The Paris Agreement
After long days and nights of negotiations, the Paris Treaty was finalised on the Saturday afternoon – just 24 hours after the official deadline! It’s the culmination of a huge diplomatic effort, but what is actually in the treaty?
Ambition: The treaty enshrines the 2°C warming limit that most people had hoped for, while “pursuing efforts” to keep the limit to 1.5°C, which is more than many expected. A new scientific report has been commissioned on the impacts of 1.5°C of warming, and designs for an emissions pathway to get there. The new treaty talks about global emissions needing to peak “as soon as possible”, but nothing more specific.
Emissions reduction: Countries are required to develop strategies outlining their future greenhouse gas emissions – many did so before the COP. However, all these together add up to dangerous warming of 2.7°C, so the agreement contains a global stocktake of emissions every five years, with countries encouraged to update their pledges to make them more ambitious.
Finance: There will be at least $100 billion a year available by 2020 for less developed countries to adapt to climate change and reduce their emissions, but it is not wholly clear where this will come from. There is an obligation for wealthy countries to support developing countries, with encouragement for voluntary support from other countries.
Loss and damage: Although the final agreement contains a separate article on loss and damage as a result of climate change, it explicitly rules out any liability or compensation to developing countries.
Adaptation: The agreement contains an article on adaptation to climate change, with the goal of “enhancing adaptive capacity, strengthening resilience and reducing vulnerability”. This article also encourages local and national level adaptation planning.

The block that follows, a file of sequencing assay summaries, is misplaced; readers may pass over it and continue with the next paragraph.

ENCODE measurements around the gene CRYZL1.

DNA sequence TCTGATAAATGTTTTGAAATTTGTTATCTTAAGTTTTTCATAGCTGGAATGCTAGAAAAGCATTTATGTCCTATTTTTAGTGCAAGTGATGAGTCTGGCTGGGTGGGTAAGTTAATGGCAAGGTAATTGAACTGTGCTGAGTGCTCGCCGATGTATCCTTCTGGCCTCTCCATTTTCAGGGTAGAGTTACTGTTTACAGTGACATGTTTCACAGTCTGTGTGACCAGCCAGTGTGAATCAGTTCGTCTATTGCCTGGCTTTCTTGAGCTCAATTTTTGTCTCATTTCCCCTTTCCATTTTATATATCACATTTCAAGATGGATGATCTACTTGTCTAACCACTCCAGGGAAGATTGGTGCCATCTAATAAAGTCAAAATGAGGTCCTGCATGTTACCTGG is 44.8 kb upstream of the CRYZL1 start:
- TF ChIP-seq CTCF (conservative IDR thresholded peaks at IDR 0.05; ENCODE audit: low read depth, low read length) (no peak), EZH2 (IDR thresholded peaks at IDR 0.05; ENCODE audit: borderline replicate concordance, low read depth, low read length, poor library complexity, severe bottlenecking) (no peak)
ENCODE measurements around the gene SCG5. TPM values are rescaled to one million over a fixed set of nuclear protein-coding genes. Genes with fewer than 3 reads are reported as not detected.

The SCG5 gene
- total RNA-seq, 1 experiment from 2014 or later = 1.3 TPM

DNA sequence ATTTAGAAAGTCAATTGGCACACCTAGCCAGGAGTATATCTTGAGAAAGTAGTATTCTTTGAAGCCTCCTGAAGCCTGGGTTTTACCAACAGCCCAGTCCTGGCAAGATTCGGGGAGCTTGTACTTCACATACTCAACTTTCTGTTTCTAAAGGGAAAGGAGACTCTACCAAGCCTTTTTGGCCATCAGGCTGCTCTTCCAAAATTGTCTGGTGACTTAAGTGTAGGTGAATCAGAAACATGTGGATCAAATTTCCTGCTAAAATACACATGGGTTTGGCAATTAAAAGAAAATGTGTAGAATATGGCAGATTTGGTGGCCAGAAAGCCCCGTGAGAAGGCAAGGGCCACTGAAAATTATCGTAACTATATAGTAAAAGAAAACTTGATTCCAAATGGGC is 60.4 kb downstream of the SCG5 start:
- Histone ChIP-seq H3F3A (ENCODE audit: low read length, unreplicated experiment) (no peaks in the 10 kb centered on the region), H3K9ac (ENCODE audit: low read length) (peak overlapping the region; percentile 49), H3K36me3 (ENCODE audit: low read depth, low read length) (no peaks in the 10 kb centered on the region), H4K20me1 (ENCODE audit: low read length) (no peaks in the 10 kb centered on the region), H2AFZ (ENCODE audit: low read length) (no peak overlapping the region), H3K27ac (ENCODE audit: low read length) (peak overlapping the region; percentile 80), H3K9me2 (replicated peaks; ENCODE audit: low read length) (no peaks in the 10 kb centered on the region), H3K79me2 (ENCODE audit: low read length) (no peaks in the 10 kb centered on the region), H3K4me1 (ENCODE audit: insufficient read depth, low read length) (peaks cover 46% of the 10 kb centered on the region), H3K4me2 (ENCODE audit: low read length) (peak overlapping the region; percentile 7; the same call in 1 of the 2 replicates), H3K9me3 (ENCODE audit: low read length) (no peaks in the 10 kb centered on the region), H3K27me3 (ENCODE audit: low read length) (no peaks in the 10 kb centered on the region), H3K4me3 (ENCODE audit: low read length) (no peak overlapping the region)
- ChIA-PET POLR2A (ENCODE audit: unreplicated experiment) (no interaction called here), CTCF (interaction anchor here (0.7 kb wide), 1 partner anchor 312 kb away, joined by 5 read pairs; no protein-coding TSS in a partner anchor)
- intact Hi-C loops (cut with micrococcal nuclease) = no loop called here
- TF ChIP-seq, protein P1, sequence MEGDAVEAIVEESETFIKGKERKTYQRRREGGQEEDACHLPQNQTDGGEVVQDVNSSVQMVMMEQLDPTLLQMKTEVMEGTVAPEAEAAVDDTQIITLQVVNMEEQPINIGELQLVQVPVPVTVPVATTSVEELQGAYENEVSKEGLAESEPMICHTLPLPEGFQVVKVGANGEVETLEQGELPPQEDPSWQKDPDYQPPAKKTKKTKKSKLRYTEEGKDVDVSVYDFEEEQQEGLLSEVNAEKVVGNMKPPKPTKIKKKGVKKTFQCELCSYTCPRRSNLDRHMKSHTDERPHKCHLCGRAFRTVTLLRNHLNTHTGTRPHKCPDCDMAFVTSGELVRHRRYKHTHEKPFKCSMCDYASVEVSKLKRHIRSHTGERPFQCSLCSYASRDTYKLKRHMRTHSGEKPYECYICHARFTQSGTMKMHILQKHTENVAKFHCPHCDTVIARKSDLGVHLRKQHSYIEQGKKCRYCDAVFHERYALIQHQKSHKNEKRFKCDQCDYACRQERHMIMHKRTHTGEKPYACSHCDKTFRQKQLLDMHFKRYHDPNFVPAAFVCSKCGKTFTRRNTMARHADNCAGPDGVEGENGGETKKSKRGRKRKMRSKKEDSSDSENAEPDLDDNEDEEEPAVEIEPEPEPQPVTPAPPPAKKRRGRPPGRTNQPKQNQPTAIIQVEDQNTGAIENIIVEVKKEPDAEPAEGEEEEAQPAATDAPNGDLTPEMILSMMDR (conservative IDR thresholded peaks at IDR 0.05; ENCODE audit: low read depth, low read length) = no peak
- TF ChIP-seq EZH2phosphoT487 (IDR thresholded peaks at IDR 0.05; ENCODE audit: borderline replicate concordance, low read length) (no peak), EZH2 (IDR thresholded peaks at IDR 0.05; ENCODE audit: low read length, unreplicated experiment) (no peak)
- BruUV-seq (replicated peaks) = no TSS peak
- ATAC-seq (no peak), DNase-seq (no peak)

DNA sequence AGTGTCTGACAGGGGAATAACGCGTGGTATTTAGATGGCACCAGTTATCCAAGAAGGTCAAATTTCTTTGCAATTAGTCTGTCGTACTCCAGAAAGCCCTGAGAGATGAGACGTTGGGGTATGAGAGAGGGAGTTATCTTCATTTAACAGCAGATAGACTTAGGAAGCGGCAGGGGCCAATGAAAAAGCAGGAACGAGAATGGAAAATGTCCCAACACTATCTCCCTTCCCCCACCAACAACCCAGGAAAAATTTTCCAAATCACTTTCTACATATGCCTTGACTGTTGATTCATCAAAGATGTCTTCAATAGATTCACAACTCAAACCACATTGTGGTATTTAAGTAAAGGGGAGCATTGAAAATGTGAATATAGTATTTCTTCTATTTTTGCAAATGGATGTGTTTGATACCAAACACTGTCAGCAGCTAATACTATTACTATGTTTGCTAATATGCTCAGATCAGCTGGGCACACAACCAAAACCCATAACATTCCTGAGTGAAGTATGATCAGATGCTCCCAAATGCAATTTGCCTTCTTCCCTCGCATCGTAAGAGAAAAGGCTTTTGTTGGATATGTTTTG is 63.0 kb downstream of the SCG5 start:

The treaty is a huge diplomatic success, but much of the detail is not legally binding. Since all emissions targets are voluntary, civil society organisations have a huge role to play in advocating to their governments to implement the treaty, and to meet and exceed these targets they have made.
The IFRC responded to the treaty by highlighting how important it would be to put the needs of the most vulnerable to the centre when implementing this treaty, including investing in their resilience to extreme weather and natural disasters. The Red Cross and Red Crescent movement has a significant role to play in supporting resilience-building and adaptation planning at the local level, as well as advocating for constructive national and international policies to address the impacts of climate change.
To support this, the IFRC have launched a new initiative called the One Billion Coalition for Resilience. This aims through programmes and partnerships to enable a billion people around the world to take steps to strengthen their resilience. Central to this approach will be the development of partnerships and coalitions, drawing on a wide expertise to build resilience at the local level and advocate to governments.
This highlights the importance of networking projects such as the Austrian Red Cross-led Climate Forum East II project, which in its second phase is drawing on strong and diverse civil society networks to work on adaptation planning at the local level. The Paris Agreement is only the beginning – now we need to work with governments to implement it effectively and support the most vulnerable people against the impacts of climate change.